The energy sector, which includes power generation and transportation, accounted for 72.2 percent of greenhouse gas emissions in 2014 and 75 percent in 2016. Delhi is no exception to this fact. It is not the farmers in the agricultural sector or the states around Delhi who are responsible for Delhi’s air pollution, but mainly Delhi’s local sources. These facts came to light in Delhi even during the lockdown period in the days of the COVID-19 pandemic, but with the onset of winter, the Union and Delhi state governments have started politicizing the issue again.
The Chief Minister of Delhi has formulated a 10-point Winter Action Plan to tackle Delhi’s winter air pollution; (1) Stopping of paddy straw burning (2) Anti-dust campaign to be strengthened (3) Stopping the burning of garbage (4) Ban on firecrackers, (5) Installation of more smog towers (6) Constantly Monitoring of pollution hotspots (7)Strengthening of green war rooms (8)Constantly monitoring the green Delhi app(9) Construction of Eco waste parks, and (10)Taking steps to minimize traffic jams to reduce vehicular pollution.
Of the 10 points to deal with winter air pollution, only one is related to agriculture and the states adjoining Delhi. No one can deny that burning paddy straw pollutes the air, but it is not fair or justifiable to place all the blame on it. Last year, the Union government itself admitted that burning paddy straw increased Delhi’s total air pollution by 4-6 percent and the remaining 94-96 percent from other sources. This 10 point program of the Delhi Chief Minister also makes it clear that the nine points are related to the local activities of the city of Delhi.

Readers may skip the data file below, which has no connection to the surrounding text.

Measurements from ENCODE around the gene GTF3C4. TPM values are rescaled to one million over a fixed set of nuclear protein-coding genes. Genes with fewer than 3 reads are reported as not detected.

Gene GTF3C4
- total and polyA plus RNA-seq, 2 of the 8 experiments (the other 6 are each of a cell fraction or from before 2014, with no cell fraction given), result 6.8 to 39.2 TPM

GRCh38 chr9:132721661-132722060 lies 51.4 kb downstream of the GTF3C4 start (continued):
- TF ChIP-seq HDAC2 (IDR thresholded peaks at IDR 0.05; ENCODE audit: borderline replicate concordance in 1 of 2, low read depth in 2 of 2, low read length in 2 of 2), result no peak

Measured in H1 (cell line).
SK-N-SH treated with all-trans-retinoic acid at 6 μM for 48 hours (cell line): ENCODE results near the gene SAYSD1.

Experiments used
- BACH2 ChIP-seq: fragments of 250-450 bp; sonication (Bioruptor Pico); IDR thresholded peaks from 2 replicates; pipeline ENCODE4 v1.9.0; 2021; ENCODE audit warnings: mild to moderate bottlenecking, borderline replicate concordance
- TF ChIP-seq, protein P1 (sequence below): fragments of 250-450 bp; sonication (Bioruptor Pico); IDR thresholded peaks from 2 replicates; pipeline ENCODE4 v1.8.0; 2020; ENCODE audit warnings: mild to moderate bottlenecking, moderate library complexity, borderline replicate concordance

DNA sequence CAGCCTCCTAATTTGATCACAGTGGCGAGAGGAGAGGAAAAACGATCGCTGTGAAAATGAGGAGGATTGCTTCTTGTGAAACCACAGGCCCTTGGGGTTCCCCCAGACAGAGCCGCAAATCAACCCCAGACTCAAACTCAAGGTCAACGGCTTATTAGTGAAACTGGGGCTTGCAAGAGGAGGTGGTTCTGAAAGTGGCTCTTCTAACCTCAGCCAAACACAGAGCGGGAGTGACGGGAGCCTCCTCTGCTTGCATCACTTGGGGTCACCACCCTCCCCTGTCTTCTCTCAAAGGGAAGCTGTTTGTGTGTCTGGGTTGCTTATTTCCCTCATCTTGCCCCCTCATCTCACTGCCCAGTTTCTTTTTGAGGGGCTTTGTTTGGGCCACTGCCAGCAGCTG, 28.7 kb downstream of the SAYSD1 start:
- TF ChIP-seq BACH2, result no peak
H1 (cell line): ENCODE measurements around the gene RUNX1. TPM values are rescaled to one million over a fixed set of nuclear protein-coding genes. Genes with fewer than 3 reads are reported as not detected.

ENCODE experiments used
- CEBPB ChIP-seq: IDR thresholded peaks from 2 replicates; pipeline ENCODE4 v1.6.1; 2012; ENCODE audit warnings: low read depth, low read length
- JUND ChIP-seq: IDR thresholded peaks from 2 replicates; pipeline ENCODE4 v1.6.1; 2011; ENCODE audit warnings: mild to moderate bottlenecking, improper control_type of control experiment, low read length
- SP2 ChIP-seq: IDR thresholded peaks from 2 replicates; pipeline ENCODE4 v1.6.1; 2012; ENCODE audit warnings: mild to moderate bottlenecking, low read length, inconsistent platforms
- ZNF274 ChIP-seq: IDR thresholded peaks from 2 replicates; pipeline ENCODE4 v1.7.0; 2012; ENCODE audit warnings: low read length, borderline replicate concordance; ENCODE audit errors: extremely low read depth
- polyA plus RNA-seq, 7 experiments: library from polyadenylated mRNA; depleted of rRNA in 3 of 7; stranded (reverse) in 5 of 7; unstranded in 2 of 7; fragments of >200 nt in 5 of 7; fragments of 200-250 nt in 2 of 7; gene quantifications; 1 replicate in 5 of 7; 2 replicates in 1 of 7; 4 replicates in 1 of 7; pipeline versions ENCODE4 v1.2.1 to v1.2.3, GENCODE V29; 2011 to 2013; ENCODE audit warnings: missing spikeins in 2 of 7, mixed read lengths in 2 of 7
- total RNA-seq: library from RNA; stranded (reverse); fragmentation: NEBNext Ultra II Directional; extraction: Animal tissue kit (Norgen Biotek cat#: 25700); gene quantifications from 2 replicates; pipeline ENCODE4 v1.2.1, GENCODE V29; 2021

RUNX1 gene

Therefore, the Delhi government should take steps to curb the rising air pollution in Delhi by identifying local sources of pollution and not wasting time in trying unsuccessfully to absolve itself of all responsibility by blaming the neighboring states. The Delhi government should implement this 10-point Winter Pollution Action Plan not only to reduce air pollution in winter but also to curb the rapidly increasing pollution throughout the year in Delhi in a systematic manner. Doing so would start reducing air pollution in Delhi.